Having an appendix removed does not reduce a woman's chances of getting pregrant, according to a new study.
The researchers, at the University of Dundee, found that women who'd had their appendix removed were actually more likely to get pregnant than women who hadn't had the surgery.
Mr Sami Shimi, a surgeon from Dundee University, led the research and explained that he had been amazed by the results of the research.
However, he stressed that further work would be needed to establish whether findings could pave the way to a potential new fertility treatment.
He said: "Clearly, for women who used to fear having an appendectomy because of its effects on Pregnancy, that fear is unfounded. Previous studies are flawed.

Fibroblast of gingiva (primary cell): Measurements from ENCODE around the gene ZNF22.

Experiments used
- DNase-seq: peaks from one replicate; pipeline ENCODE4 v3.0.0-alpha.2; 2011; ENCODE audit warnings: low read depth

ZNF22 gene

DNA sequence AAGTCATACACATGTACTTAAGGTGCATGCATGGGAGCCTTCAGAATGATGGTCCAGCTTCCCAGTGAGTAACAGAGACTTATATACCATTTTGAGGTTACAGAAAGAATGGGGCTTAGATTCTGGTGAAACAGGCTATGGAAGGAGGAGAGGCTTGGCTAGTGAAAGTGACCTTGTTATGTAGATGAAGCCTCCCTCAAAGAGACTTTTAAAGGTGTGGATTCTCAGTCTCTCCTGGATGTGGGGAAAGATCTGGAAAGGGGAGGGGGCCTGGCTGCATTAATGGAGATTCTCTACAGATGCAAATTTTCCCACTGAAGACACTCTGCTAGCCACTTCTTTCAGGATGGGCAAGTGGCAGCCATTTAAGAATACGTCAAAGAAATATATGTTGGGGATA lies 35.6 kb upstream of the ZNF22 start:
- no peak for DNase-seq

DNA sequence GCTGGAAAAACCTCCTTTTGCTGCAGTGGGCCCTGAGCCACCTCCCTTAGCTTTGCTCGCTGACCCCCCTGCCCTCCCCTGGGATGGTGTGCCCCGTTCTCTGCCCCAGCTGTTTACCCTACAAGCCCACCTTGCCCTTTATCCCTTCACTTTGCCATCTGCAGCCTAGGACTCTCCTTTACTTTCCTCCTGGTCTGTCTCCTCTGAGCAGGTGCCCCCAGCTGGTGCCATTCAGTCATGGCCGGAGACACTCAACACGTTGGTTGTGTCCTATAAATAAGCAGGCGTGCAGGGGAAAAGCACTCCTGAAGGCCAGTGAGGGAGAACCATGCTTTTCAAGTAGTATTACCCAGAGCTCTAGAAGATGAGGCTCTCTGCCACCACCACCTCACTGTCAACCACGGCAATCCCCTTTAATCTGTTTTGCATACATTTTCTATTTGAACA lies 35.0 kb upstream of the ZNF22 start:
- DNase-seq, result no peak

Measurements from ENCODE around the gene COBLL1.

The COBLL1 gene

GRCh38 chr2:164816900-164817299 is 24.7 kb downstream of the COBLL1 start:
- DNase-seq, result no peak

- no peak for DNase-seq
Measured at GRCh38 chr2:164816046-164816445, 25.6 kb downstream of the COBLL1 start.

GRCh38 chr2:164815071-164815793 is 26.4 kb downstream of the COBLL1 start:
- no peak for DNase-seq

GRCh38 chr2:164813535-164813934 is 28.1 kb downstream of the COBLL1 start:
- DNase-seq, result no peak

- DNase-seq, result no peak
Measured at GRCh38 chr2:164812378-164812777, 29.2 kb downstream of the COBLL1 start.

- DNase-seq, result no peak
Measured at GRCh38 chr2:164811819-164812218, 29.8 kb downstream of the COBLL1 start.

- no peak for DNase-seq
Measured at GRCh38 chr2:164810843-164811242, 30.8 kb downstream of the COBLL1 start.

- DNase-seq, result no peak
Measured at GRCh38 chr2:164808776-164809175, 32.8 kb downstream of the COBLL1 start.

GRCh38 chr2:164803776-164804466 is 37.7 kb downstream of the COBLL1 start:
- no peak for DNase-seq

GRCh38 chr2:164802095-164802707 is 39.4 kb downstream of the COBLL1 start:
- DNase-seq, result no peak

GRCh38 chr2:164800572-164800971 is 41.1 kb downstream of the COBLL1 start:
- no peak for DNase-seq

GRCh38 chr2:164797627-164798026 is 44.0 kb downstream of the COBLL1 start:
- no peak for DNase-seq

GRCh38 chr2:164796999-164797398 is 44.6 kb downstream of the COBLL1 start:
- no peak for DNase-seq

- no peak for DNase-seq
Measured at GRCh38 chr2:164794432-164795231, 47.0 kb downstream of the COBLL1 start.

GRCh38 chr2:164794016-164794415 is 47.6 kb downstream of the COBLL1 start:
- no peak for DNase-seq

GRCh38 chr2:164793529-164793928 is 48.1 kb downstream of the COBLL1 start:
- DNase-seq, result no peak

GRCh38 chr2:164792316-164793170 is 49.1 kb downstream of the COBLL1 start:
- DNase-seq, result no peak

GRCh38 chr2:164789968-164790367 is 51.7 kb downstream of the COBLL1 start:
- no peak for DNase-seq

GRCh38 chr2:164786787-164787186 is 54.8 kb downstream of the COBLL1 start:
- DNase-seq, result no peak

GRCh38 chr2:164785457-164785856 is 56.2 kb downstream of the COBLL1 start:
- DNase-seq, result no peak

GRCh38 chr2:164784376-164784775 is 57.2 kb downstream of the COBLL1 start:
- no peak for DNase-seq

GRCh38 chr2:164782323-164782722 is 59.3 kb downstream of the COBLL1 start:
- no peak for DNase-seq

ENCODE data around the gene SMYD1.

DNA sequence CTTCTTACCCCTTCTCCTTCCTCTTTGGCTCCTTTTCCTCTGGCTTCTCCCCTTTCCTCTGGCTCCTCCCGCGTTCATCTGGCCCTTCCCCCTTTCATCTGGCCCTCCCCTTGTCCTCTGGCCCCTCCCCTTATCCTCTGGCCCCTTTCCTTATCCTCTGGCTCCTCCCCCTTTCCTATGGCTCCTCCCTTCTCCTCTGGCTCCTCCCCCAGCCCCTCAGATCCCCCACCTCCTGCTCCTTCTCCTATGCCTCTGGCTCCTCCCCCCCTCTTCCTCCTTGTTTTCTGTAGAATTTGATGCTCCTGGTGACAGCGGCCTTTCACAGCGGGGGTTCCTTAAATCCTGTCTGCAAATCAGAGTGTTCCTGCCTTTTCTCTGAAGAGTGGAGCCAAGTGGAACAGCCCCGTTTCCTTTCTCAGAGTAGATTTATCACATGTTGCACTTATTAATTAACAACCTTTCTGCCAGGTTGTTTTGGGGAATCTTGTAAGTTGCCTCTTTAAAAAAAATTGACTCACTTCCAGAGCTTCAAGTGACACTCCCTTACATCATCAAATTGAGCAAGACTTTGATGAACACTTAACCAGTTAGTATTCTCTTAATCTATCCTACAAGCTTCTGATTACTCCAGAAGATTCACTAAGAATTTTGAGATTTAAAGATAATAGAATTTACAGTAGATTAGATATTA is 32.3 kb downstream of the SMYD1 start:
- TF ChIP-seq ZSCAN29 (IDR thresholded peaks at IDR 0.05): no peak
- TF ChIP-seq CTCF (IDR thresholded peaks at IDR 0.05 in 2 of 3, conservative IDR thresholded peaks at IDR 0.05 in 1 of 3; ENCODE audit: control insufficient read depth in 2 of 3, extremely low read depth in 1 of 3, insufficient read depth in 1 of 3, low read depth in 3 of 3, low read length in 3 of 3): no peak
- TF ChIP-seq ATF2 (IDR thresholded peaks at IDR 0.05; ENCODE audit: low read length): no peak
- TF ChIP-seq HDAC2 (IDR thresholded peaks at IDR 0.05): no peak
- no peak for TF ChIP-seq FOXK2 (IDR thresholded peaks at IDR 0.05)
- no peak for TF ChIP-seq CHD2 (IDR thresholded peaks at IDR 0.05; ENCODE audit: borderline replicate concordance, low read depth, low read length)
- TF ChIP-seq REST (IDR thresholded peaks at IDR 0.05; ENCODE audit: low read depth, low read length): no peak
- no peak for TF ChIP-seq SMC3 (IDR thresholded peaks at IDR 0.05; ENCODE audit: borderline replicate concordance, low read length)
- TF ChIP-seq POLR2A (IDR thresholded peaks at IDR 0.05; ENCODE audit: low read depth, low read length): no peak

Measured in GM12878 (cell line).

"But we are not at the stage of saying that this has opend up the possibility of some form of fertility treatment.
"We are making it clear that, at this stage, women should not present to have their appendix removed to increase their chances of fertility. We do not have any evidence to suggest that this is in fact the correct course.
"But, without a doubt, these surprising resuly open up the need for further research."
The research found that out of more than 76,000 women who had undergone an appendectomy, 39 per cent had a first Pregnancy within 10 years.
The rate was twice as many women who had not had the surgery was only 28 per cent. The fertility gap remained after accounting for age, birth control use, number of previous hospitalisations and other factors.